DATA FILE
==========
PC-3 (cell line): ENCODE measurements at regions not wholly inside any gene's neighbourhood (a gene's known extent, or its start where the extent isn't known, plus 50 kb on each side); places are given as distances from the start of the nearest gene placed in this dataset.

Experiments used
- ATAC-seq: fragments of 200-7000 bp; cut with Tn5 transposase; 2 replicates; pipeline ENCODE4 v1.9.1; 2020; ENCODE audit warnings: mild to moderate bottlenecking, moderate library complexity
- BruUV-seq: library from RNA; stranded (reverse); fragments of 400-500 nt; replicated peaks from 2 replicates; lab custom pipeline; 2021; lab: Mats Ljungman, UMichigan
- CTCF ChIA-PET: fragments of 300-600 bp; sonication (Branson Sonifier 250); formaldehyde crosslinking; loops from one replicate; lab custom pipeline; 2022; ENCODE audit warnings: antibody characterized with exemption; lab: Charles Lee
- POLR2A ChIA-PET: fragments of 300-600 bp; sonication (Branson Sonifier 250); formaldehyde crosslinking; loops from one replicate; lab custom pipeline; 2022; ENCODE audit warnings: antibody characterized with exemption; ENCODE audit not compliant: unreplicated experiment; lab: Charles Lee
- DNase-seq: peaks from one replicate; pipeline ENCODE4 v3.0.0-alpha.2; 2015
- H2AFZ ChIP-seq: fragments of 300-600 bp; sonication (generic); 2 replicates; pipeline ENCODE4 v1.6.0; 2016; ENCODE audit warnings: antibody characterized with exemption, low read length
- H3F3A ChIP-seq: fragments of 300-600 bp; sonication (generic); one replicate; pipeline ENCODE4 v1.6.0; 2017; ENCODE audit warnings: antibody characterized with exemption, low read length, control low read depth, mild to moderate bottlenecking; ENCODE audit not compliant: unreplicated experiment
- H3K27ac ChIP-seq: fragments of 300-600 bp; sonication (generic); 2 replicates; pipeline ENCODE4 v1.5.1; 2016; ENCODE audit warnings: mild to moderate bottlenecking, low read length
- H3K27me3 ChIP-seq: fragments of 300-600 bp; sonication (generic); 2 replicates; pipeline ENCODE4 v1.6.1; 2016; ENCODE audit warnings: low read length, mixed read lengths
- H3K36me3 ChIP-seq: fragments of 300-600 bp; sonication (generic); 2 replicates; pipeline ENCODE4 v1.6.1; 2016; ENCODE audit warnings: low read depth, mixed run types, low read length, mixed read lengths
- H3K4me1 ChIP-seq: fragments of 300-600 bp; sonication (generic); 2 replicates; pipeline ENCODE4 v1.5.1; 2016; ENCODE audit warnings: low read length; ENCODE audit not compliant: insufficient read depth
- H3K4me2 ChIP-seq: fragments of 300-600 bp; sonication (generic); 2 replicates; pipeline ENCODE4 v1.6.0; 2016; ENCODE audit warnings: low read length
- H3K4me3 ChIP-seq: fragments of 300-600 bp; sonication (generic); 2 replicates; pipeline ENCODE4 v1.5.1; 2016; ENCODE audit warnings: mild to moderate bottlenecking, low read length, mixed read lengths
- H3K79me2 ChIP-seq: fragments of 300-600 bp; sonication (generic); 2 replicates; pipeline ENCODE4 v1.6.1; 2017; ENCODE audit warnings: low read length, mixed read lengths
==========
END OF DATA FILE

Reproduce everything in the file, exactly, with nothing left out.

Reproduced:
PC-3 (cell line): ENCODE measurements at regions not wholly inside any gene's neighbourhood (a gene's known extent, or its start where the extent isn't known, plus 50 kb on each side); places are given as distances from the start of the nearest gene placed in this dataset.

Experiments used
- ATAC-seq: fragments of 200-7000 bp; cut with Tn5 transposase; 2 replicates; pipeline ENCODE4 v1.9.1; 2020; ENCODE audit warnings: mild to moderate bottlenecking, moderate library complexity
- BruUV-seq: library from RNA; stranded (reverse); fragments of 400-500 nt; replicated peaks from 2 replicates; lab custom pipeline; 2021; lab: Mats Ljungman, UMichigan
- CTCF ChIA-PET: fragments of 300-600 bp; sonication (Branson Sonifier 250); formaldehyde crosslinking; loops from one replicate; lab custom pipeline; 2022; ENCODE audit warnings: antibody characterized with exemption; lab: Charles Lee
- POLR2A ChIA-PET: fragments of 300-600 bp; sonication (Branson Sonifier 250); formaldehyde crosslinking; loops from one replicate; lab custom pipeline; 2022; ENCODE audit warnings: antibody characterized with exemption; ENCODE audit not compliant: unreplicated experiment; lab: Charles Lee
- DNase-seq: peaks from one replicate; pipeline ENCODE4 v3.0.0-alpha.2; 2015
- H2AFZ ChIP-seq: fragments of 300-600 bp; sonication (generic); 2 replicates; pipeline ENCODE4 v1.6.0; 2016; ENCODE audit warnings: antibody characterized with exemption, low read length
- H3F3A ChIP-seq: fragments of 300-600 bp; sonication (generic); one replicate; pipeline ENCODE4 v1.6.0; 2017; ENCODE audit warnings: antibody characterized with exemption, low read length, control low read depth, mild to moderate bottlenecking; ENCODE audit not compliant: unreplicated experiment
- H3K27ac ChIP-seq: fragments of 300-600 bp; sonication (generic); 2 replicates; pipeline ENCODE4 v1.5.1; 2016; ENCODE audit warnings: mild to moderate bottlenecking, low read length
- H3K27me3 ChIP-seq: fragments of 300-600 bp; sonication (generic); 2 replicates; pipeline ENCODE4 v1.6.1; 2016; ENCODE audit warnings: low read length, mixed read lengths
- H3K36me3 ChIP-seq: fragments of 300-600 bp; sonication (generic); 2 replicates; pipeline ENCODE4 v1.6.1; 2016; ENCODE audit warnings: low read depth, mixed run types, low read length, mixed read lengths
- H3K4me1 ChIP-seq: fragments of 300-600 bp; sonication (generic); 2 replicates; pipeline ENCODE4 v1.5.1; 2016; ENCODE audit warnings: low read length; ENCODE audit not compliant: insufficient read depth
- H3K4me2 ChIP-seq: fragments of 300-600 bp; sonication (generic); 2 replicates; pipeline ENCODE4 v1.6.0; 2016; ENCODE audit warnings: low read length
- H3K4me3 ChIP-seq: fragments of 300-600 bp; sonication (generic); 2 replicates; pipeline ENCODE4 v1.5.1; 2016; ENCODE audit warnings: mild to moderate bottlenecking, low read length, mixed read lengths
- H3K79me2 ChIP-seq: fragments of 300-600 bp; sonication (generic); 2 replicates; pipeline ENCODE4 v1.6.1; 2017; ENCODE audit warnings: low read length, mixed read lengths